Writings about a people or notion ten to refer to distinctive ways of doing things, to how they think and perceive themselves and the world, what they strive for and what they abhor, and what they have produced by way of material, artistic, spiritual, and theoretical things of value. Organisations also, will, over time, produce their distinctive sets of values, and ways of doing things, all of which give them a ‘corporate personality’.

Brown (1995) suggests that how we define concepts in understanding organisations determines how we think about the phenomena they refer to. There is consensus on most issues. However, on the subject of organisation culture there are widely differing definitions. Kroeber & Kluckhohn (1952) identified 164 different definitions of culture and it would be safe to assume that this has increased since then. Pieterson (1991:28) is prompted to note that “there are ad many formulations of corporate culture as researches”. It is a phenomenon according to Pieterson (1991), Robbins (1996) and Schmikl (1985) that has been described as elusive, sometimes vague, taking on different meanings to different people and yet known when seen.

There are some writers such as Segall (1984), Bieshiuwel (1987) and Moola (1998), who argue that attempts to define culture precisely are restrictive. They question the return on the effort to seek clarity, universal consensus and that may lead to focussing on the ‘wrong’ things.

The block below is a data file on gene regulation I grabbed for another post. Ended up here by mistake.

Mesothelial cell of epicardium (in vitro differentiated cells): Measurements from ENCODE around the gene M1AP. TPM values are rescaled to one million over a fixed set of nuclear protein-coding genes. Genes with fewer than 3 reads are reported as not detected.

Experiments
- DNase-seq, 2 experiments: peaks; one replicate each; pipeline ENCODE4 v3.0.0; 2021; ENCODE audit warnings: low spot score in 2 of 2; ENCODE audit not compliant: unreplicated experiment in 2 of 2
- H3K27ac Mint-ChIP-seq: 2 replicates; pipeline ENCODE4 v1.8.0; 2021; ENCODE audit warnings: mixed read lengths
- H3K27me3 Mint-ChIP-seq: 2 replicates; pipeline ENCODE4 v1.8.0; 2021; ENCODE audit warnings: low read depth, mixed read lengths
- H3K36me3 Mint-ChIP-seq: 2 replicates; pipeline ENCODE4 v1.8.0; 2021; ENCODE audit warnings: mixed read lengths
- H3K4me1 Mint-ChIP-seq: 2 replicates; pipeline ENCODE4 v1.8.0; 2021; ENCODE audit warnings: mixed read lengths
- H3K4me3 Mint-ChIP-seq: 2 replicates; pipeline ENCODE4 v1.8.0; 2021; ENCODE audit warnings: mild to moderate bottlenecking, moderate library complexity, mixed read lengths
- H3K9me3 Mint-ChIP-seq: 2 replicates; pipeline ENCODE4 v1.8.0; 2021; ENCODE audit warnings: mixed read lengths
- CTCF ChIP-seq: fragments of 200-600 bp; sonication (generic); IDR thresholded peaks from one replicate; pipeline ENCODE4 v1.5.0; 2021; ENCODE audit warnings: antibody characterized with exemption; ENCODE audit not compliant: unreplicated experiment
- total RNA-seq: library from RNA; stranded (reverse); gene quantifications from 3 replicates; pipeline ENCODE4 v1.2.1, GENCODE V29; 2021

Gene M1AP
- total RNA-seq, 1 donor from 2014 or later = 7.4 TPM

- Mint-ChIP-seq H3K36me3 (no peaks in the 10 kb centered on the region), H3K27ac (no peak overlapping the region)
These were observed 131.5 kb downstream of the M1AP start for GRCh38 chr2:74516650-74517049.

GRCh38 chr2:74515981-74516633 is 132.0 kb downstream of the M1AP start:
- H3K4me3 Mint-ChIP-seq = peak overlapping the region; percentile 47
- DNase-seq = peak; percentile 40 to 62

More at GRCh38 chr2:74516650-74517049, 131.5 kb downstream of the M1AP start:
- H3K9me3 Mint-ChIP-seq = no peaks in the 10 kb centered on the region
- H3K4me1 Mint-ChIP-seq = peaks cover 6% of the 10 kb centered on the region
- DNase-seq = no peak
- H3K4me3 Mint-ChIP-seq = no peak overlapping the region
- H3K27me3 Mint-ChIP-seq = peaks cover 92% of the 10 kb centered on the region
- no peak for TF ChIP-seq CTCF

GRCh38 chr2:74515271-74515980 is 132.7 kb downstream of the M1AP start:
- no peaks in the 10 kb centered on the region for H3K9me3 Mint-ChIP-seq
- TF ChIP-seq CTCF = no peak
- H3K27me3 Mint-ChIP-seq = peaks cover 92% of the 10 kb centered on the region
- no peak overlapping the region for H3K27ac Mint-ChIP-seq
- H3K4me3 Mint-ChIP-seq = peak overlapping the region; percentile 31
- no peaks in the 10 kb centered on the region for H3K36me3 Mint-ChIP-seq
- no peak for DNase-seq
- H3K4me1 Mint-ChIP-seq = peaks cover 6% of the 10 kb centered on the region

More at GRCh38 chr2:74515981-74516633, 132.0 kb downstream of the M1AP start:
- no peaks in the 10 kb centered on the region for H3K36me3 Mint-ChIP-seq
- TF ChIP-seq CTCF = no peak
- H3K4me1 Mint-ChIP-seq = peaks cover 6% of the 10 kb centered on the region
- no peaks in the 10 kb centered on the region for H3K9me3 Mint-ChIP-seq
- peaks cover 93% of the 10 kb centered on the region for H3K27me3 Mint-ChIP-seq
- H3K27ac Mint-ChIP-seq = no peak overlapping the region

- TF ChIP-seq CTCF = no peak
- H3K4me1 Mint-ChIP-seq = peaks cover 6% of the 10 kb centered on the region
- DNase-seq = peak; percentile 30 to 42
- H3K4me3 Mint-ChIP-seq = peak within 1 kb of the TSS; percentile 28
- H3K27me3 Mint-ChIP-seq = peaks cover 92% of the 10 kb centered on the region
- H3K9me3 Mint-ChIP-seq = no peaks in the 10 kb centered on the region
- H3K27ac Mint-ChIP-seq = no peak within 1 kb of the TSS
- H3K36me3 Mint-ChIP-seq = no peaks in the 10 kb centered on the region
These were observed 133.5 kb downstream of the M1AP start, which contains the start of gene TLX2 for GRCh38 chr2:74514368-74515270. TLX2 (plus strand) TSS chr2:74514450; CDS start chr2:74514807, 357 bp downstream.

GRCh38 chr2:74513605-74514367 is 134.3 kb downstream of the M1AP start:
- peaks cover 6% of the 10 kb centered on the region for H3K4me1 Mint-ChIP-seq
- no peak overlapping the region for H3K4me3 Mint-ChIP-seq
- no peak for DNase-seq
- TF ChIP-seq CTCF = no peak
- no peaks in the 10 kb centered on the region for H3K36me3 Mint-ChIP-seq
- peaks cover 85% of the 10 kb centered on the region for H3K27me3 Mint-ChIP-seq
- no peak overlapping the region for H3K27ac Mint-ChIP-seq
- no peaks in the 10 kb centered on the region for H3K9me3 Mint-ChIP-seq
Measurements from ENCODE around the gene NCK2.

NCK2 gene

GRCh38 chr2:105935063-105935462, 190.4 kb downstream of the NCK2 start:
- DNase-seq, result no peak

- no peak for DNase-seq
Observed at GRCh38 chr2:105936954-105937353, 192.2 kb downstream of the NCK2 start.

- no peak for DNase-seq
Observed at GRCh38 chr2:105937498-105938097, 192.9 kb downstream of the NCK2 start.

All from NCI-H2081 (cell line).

Jahoda (1980) holds a contrary view, arguing that weakness of theory of culture is inadequate operationalising of the concept. He acknowledges that the notion is not clear, is elusive and often varied in the social science literature. But is of the view that to effectively research the topic definition of the construct is vital for measurement. Too narrow a definition would also be limiting and to this end, it is argued that a conceptual framework is needed.

The following are a few of the definitions offered in the literature. It is by no means an exhaustive exposition but an attempt to highlight the disparate views in this regard.

  • According to Eldridge & Combie (1974) The culture of an organisation refers to the unique set of norms, values, beliefs, ways of behaving, and their configuration that uniquely characterises the way groups in an organisation get things done. It is linked to history, the past leadership and decisions, all of which reflect in the folklore, the ideology and strategic direction in the organisation.
  • Gold (1982) describes organisational culture as a kind of ‘specialness’ or quality that sets one organisation apart from another.